There were cards that could be used to make fun of your teacher, neighbor, grocer and even the postman at their peak.
It is February 1875. While you’re relaxing on the horsehair couch in the parlor, you hear a faint noise in the foyer. As you walk down the hall you notice it: an envelope that was hidden under the front door. Is that what you think it might be? Grab the letter opener and cut the flap. It’s exactly what it looks like. One of those depraved penny Valentineines. There are a few lines of poetry about your poor social skills, your stringy hair, and your caterpillar eyebrows. These mean-spirited little missives were called many things, including “hit-em hards,” “poison Darts,” and even “vinegar Valentineines.” This last nickname is easy to forget, but they often stung smarter than vinegar, more like carbolic acid.
Nobody knows the inventor of vinegar valentines. The Missouri History Museum displayed its collection of these vile little missives in 1955. Charles van Ravenswaay, then-director of the museum, described them as “masterpieces the grotesque” and gave their time span from the 1840s to the early 20th centuries. They remained for much longer.
In the late 19th century and early 20th centuries, toxic valentines could have been sent to anyone. Despise your pharmacist? You should hate your pharmacist.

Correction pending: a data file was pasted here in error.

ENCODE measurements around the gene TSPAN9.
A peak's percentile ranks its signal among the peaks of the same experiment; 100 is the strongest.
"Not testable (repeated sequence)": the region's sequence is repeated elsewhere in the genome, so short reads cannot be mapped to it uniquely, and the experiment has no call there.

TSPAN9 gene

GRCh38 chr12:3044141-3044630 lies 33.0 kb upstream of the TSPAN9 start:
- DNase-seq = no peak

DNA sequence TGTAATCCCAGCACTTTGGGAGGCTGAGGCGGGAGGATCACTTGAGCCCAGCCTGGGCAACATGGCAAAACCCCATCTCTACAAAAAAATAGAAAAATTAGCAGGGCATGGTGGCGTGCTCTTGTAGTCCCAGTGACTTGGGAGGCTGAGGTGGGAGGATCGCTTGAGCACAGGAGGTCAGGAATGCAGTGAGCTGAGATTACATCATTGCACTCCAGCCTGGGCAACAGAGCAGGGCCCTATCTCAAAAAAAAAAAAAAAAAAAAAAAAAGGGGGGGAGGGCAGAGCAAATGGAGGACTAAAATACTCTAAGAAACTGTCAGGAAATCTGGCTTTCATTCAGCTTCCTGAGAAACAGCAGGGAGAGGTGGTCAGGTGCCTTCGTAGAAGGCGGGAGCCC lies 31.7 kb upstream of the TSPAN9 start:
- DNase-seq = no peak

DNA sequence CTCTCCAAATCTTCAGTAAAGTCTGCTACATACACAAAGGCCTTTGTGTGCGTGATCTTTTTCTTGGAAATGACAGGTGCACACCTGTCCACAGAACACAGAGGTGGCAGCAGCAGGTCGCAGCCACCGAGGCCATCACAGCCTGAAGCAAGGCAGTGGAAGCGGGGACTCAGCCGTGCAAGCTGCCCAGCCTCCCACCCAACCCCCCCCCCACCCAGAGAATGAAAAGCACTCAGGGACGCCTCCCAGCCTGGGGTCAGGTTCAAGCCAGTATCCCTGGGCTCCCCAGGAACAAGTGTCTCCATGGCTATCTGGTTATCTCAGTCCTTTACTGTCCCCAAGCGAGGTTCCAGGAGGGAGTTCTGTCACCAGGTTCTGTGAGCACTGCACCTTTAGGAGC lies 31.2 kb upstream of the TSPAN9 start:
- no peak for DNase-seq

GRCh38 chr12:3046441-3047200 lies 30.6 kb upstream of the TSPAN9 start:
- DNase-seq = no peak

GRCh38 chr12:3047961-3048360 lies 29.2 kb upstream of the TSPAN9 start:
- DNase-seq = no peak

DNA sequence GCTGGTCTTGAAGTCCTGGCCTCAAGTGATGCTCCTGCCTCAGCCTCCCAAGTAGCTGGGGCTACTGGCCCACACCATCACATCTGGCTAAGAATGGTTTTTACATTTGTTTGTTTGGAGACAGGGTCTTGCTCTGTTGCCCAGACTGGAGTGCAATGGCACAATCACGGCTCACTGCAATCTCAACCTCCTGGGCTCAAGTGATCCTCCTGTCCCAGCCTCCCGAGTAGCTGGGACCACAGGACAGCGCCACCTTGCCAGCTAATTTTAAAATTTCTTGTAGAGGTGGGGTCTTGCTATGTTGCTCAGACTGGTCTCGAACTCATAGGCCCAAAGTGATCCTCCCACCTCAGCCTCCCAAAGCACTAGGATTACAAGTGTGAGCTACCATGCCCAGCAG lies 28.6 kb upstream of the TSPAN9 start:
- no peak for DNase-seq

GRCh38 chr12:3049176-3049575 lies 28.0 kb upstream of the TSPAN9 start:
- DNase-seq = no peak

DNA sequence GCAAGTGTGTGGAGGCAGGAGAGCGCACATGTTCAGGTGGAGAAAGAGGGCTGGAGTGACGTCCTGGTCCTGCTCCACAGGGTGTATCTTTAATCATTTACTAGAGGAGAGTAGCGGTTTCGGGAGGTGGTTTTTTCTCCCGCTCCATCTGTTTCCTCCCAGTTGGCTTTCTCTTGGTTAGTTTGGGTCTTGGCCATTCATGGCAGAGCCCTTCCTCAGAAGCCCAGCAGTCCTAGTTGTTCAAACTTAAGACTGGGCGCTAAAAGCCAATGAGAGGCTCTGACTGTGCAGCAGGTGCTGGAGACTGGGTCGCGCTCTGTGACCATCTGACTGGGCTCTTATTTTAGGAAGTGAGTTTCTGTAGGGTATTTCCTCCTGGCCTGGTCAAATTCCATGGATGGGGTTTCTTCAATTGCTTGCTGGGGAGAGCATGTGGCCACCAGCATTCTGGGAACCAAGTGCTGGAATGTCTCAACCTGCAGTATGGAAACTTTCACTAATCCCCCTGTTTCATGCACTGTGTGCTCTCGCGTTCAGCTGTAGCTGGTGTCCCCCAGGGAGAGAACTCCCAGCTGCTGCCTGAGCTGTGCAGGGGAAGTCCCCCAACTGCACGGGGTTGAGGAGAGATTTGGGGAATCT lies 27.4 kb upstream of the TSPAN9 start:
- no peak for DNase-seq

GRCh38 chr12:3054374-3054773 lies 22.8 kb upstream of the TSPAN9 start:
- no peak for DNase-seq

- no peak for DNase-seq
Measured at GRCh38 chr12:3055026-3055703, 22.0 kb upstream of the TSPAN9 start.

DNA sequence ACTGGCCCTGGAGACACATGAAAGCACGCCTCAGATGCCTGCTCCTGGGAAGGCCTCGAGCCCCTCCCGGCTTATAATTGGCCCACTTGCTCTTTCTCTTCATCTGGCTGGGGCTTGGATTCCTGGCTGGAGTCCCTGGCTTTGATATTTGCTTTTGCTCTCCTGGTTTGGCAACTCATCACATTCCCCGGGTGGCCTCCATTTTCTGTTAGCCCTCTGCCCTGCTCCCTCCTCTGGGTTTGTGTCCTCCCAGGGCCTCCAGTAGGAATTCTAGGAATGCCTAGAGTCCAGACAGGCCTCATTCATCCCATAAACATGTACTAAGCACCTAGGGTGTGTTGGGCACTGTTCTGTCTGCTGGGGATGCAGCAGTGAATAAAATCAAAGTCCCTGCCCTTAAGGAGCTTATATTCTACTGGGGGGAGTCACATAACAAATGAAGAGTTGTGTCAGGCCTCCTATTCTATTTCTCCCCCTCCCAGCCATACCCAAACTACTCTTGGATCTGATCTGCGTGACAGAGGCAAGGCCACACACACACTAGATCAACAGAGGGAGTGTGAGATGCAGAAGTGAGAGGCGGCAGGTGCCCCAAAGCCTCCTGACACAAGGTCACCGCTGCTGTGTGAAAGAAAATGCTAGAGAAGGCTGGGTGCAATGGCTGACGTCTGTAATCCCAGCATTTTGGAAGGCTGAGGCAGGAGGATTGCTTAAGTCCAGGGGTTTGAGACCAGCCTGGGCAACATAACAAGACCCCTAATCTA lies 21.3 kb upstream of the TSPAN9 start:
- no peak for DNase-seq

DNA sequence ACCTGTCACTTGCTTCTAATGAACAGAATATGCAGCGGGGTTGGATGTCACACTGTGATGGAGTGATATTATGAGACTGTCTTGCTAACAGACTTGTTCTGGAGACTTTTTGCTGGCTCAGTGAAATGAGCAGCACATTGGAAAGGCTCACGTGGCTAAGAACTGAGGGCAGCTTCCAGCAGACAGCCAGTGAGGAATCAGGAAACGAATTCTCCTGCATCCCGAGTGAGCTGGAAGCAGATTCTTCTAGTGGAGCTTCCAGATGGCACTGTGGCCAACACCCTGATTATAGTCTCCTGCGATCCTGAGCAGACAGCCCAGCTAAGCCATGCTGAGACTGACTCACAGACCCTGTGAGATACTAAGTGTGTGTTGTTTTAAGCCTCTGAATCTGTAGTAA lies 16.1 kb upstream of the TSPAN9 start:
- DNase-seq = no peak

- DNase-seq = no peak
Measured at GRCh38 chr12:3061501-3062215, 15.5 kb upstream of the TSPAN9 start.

Newspaper op-eds sections were filled with editorials complaining about the evil and mischief they created, insisting that each year they became more horrible. The St. Louis Post-Dispatch claimed that they caused injuries, murders and suicides in 1908. It noted that comic valentines have become more vulgarized with the advancement in color printing. “If the gentle art and craft of caricature wholesale has been so well developed that one can buy a lampoon fitting almost anyone in private life for one or two dollars, it is probable the authorities should be taken cognizance.” Vinegar valentines certainly kept the local authorities busy.
However, vinegar valentines were hard to find by the end of the 20th century. Although the art form, if it could be called that, has disappeared, it didn’t disappear from human nature. Today we call it trolling.
Local papers have documented many funny outcomes for both the sender and recipient of comical valentines over the years.
Mr. J. Rosendahl is a Kneipp disciple. He receives a valentine from the wife. It features a cartoon depicting a “quack doctor” and a chair. Rosendahl then points it at his wife. Rosendahl is released from jail by a friend who owns an alcohol store, but he is not a Kneipp disciple.
Joe Runge sets out to purchase a beer bucket, but upon his return, he discovers that some miscreant had hidden a humorous valentine “reflecting on Runge’s mental and moral attributes.” Runge decides his friend Dick Wellmes is the one rude enough to pull such a trick. However, Wellmes denies it. The two men continue to fight. The fight ends with “Runge Flooring Wellmes” and the beer bucket.